Individual instructions obtained from the VLIW instruction are enqueued into a selected reservation queue. When the operands needed for execution of an enqueued instruction become available, that instruction is issued to the execution pipe associated with the selected reservation queue.
 Generation renamer 110 is used to assign generation numbers to register instances in instructions when those register instances would conventionally be reassigned to a different non-programmer-visible physical register.
 The reservation queues hold instructions that are waiting to be issued.
 Stunt box 124 provides a mechanism for receiving and distributing the outputs of the execution pipes. Stunt box 124 provides data to an operand copy network. The operand copy network allows all the results of the execution pipes to be made available to other blocks within the processor. In this way, an instruction waiting for an operand to be produced from the execution of another instruction does not have to wait for that operand to be written back to the register file and then read out of the register file. Rather the required operand is made available, via the operand copy network, to all the locations throughout the processor that are waiting for that particular result.
 System bus 126 provides a mechanism for the embedded processor to communicate with other logic blocks on the integrated circuit that are external to the processor itself.
Generation Renaming Overview
 Processors comprise a number of different physical resources, for example registers, execution units, arithemetic units, memory, control logic, etc. One of the physical resources included in processors is an architecturally visible set of registers that are available to programmers for use when creating software. These registers physically store information to be used by the processors, as directed by the software. The number of available registers within the set of registers is determined based on the design of the processor and the instruction set implemented. Because there are a set number of registers, programmers are often required to reuse registers when creating their software.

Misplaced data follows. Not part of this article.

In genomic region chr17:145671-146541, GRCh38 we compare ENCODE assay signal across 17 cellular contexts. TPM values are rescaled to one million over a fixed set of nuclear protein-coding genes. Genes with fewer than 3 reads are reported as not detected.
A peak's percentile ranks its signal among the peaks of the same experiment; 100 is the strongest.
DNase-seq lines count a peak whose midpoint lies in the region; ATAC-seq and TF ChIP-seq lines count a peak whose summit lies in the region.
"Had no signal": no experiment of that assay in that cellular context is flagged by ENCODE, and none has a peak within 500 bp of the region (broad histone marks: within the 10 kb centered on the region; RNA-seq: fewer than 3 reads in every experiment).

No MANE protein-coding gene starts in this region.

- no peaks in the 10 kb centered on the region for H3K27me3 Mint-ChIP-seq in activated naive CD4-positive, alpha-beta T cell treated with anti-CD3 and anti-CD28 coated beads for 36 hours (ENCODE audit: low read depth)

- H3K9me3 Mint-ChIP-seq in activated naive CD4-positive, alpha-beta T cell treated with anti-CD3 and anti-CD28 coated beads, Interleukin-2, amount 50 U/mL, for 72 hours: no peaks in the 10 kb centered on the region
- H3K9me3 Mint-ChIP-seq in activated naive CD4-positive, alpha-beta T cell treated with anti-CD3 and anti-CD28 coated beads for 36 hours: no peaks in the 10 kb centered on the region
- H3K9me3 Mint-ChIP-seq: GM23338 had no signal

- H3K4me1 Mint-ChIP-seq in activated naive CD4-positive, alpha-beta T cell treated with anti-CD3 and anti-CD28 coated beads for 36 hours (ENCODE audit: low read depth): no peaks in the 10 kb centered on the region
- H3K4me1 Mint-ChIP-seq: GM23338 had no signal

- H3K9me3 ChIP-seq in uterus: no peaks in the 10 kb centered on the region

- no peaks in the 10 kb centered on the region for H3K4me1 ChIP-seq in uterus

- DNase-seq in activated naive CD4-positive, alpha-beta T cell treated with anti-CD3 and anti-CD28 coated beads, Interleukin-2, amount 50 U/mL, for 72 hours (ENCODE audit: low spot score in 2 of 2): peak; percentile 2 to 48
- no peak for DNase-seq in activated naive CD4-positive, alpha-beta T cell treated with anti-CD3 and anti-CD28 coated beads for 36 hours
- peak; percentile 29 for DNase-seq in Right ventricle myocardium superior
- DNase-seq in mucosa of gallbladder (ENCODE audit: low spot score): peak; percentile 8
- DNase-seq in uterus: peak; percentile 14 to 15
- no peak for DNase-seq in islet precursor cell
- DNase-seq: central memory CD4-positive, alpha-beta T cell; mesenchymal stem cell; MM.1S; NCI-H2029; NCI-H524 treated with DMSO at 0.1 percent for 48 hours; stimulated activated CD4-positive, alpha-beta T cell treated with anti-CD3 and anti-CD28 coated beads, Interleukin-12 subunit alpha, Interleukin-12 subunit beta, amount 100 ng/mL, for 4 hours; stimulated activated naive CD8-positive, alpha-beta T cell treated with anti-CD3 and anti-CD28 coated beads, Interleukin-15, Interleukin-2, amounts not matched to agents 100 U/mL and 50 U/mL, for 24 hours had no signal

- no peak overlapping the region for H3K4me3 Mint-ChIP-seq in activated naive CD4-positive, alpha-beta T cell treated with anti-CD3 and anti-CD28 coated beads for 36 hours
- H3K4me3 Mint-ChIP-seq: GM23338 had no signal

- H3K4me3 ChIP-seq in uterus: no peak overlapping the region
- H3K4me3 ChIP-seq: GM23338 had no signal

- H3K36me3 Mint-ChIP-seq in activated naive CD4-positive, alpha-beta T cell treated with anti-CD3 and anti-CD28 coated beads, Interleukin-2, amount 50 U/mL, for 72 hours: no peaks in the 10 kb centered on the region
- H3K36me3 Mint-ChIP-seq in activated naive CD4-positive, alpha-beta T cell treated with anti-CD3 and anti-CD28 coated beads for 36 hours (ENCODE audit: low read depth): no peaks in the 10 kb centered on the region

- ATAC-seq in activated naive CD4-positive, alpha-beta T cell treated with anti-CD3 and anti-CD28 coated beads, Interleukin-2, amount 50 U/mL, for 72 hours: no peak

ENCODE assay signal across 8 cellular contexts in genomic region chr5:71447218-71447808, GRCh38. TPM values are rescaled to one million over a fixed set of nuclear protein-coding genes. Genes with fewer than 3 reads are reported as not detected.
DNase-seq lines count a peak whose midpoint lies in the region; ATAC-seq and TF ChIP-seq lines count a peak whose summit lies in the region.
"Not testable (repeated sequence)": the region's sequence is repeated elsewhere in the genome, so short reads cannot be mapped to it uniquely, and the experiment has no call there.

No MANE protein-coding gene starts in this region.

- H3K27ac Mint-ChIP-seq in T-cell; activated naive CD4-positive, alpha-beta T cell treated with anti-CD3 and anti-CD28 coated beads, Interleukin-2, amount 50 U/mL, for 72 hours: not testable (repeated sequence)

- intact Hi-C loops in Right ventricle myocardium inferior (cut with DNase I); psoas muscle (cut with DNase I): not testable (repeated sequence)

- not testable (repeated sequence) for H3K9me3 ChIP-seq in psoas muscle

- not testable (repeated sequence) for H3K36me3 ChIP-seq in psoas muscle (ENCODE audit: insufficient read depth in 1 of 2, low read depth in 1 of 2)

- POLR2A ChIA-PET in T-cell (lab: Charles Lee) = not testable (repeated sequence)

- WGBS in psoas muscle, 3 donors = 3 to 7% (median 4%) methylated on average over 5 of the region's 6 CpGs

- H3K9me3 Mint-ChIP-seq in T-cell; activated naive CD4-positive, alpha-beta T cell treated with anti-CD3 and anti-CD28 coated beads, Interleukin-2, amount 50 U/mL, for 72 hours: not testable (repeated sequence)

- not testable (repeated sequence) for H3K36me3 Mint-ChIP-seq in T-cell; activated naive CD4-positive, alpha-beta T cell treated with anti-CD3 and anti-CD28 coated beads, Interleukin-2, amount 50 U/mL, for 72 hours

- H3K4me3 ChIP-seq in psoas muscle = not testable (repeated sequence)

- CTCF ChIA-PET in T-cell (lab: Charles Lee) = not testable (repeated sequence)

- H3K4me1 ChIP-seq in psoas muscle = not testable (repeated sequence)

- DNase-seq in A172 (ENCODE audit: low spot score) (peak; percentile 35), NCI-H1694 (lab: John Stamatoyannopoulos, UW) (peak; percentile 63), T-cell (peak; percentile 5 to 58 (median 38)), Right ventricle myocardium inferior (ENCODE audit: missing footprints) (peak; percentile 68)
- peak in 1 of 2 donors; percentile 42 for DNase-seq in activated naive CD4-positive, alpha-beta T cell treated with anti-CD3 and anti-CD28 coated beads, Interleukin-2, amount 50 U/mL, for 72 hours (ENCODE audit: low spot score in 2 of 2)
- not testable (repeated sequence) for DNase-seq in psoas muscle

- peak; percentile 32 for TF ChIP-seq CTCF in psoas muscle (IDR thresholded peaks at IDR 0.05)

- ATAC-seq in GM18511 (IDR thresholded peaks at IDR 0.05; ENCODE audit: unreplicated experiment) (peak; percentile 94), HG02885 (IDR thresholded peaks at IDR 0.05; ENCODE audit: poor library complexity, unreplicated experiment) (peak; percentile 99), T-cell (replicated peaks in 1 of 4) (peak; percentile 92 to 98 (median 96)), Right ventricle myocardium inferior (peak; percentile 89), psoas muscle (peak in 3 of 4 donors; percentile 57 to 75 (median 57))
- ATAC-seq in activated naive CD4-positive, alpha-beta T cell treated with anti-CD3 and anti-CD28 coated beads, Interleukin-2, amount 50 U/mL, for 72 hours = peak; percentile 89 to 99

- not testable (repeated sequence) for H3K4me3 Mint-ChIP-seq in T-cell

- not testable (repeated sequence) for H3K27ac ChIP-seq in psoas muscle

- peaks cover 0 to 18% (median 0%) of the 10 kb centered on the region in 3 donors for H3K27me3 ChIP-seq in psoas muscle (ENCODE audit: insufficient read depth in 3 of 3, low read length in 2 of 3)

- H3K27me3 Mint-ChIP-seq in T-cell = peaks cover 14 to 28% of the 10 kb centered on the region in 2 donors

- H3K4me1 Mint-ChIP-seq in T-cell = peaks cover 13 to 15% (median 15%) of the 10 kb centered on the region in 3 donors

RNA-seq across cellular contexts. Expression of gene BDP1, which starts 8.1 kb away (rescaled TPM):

Because registers are reused, the processor, when executing the software needs to make sure that it maintains the correct value of each register for each instruction that is executing or is scheduled to execute in order to ensure that programs execute properly. This is true for out of order machines that can execute instructions in different orders depending on what resources are available, and even more so for very large instruction word (VLIW) processors which can fetch, decode, and execute multiple instructions in parallel.
 In order to address these issue, generation renaming was developed. Generation renaming allows a processor to maintain a value for each architectural register in a register file. In addition the processor maintains multiple versions, named generations, of each register. Each generation represents a new value that will, or may, be stored in a register. Different registers may use different generations at the same time. For example, the machine may be using generations 2, 3, and 4 of R0 while using generations 5 and 7 of R1. Architecturally, each register has a value associated with it, a means of maintaining which generations are currently being used, and a set of pointers used to identify the last known correctly used generation and any speculatively used generations. These components will be described in more detail below.
 As individual instructions are in flight, for example waiting to be executed, being executed, or waiting to be retired, the registers associated with the individual instructions maintain descriptors indicating which generation of each register is being used by this instruction. Thus, multiple instructions using the same register can be in flight at the same time while allowing the program to execute as intended. Instructions can be maintained until the correct generation of each of their source registers is available. Instructions can execute, even if they use the same destination register. And instructions can retire, even if that would modify the same register, without causing errors in the program execution. With minimal additional logic, mostly related to forwarding the correct values to the correct instructions, the processor can execute while maintaining a register file associated with architecturally visible registers. For example, as instructions retire, the value of the destination register can be forwarded to in-flight instructions that require that register with that generation. In an example, if this is also the last generation of the register in flight, the value can also be written to the register file.